A bartender (also known as a "barkeep" or "barmaid", "drinkslinger", or "tender", among other names) is the person behind a bar in a pub, tavern, inn, bar, or restaurant that serves beverages, both alcoholic and nonalcoholic alike. In regions where tipping is the norm, bartenders receive a low base wage and earn most of their money through tips.

In those establishments where cocktails are served, bartenders are expected to be able to properly mix anywhere from several hundred to several thousand different drinks. Bartenders also usually serve as the public image of the bar they tend, which requires them to entertain and counsel customers, remember the favored drinks of regulars, have recommendations on hand for local nightlife beyond the bar, and be able to answer a wide variety of questions that might be posed (which could involve such varying topics as sports trivia, directions, or the marital status of the women in the bar). As a result, bartenders are sometimes seen as the aristocracy of the working class.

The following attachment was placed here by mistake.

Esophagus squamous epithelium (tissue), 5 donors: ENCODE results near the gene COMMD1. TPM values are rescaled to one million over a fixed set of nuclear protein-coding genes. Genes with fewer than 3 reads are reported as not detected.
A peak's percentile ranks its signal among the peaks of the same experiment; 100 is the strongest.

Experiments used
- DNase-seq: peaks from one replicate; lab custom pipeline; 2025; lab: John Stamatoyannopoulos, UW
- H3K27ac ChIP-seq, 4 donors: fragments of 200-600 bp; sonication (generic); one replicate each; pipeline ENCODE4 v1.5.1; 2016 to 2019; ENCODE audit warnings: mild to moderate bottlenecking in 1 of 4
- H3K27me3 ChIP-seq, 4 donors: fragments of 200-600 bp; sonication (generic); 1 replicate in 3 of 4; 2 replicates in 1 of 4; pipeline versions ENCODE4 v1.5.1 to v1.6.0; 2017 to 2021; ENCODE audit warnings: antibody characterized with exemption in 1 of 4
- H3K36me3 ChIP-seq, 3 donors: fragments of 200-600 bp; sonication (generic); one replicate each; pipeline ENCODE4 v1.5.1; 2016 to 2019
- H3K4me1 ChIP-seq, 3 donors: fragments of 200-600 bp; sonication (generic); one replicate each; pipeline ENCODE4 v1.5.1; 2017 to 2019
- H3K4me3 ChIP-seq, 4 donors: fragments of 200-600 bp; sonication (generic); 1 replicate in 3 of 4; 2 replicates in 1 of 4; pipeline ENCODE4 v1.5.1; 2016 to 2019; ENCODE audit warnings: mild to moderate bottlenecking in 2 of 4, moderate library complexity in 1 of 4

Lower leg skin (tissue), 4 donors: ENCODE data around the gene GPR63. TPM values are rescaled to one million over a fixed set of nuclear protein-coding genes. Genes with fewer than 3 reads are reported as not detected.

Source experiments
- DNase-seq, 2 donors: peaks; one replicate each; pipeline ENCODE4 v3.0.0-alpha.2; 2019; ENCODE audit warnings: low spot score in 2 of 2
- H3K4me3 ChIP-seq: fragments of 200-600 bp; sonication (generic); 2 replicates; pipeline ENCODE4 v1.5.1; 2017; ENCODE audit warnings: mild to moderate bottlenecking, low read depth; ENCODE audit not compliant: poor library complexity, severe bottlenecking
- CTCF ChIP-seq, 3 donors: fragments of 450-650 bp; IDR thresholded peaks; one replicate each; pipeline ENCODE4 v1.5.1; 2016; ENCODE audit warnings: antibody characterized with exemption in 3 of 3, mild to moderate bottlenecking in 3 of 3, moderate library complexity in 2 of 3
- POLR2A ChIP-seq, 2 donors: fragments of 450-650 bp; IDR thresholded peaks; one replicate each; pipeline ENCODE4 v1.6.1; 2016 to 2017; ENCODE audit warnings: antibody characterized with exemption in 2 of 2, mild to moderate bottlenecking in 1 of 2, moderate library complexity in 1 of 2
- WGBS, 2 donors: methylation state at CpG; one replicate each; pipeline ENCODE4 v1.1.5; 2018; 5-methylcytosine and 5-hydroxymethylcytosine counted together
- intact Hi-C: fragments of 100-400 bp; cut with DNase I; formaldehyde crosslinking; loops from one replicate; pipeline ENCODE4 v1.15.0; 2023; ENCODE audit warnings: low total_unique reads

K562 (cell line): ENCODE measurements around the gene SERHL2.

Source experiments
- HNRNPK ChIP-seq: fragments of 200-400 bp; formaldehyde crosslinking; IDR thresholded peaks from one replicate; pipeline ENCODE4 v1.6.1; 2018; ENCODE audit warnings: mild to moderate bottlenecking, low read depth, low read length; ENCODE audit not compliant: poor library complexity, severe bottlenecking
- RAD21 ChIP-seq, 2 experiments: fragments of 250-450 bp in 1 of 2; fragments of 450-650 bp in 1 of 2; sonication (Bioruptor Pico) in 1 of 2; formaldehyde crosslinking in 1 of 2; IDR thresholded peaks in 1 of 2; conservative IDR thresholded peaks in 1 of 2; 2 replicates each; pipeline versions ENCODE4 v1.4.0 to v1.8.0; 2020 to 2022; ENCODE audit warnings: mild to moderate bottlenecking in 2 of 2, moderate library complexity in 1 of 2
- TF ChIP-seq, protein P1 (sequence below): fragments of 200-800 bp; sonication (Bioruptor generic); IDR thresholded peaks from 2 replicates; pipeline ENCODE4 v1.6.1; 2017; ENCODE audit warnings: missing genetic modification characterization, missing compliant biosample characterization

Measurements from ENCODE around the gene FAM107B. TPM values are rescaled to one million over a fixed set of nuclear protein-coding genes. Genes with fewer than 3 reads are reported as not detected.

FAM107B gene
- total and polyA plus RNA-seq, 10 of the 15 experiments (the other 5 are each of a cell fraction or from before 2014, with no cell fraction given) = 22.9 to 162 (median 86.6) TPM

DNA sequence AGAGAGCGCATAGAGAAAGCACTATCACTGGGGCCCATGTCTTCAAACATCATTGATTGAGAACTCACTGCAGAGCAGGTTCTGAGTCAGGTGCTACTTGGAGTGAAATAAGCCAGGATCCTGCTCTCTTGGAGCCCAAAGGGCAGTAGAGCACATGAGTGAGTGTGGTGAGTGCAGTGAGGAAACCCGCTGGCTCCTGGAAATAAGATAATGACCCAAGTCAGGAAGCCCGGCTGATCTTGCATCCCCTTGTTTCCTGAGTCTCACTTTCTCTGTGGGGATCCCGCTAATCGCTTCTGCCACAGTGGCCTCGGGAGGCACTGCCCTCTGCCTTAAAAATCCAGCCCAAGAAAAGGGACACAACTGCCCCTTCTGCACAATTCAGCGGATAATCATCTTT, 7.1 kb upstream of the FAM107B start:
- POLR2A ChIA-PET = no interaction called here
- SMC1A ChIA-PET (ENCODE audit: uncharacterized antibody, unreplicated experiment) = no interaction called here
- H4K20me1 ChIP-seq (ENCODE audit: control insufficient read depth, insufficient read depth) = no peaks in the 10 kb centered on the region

In some states in the United States, bartenders are required to obtain certification before being employed as a bartender. In those establishments where minors are allowed within the bar area, bartenders are also usually responsible for confirming that customers are of the legal drinking age before serving them alcohol.

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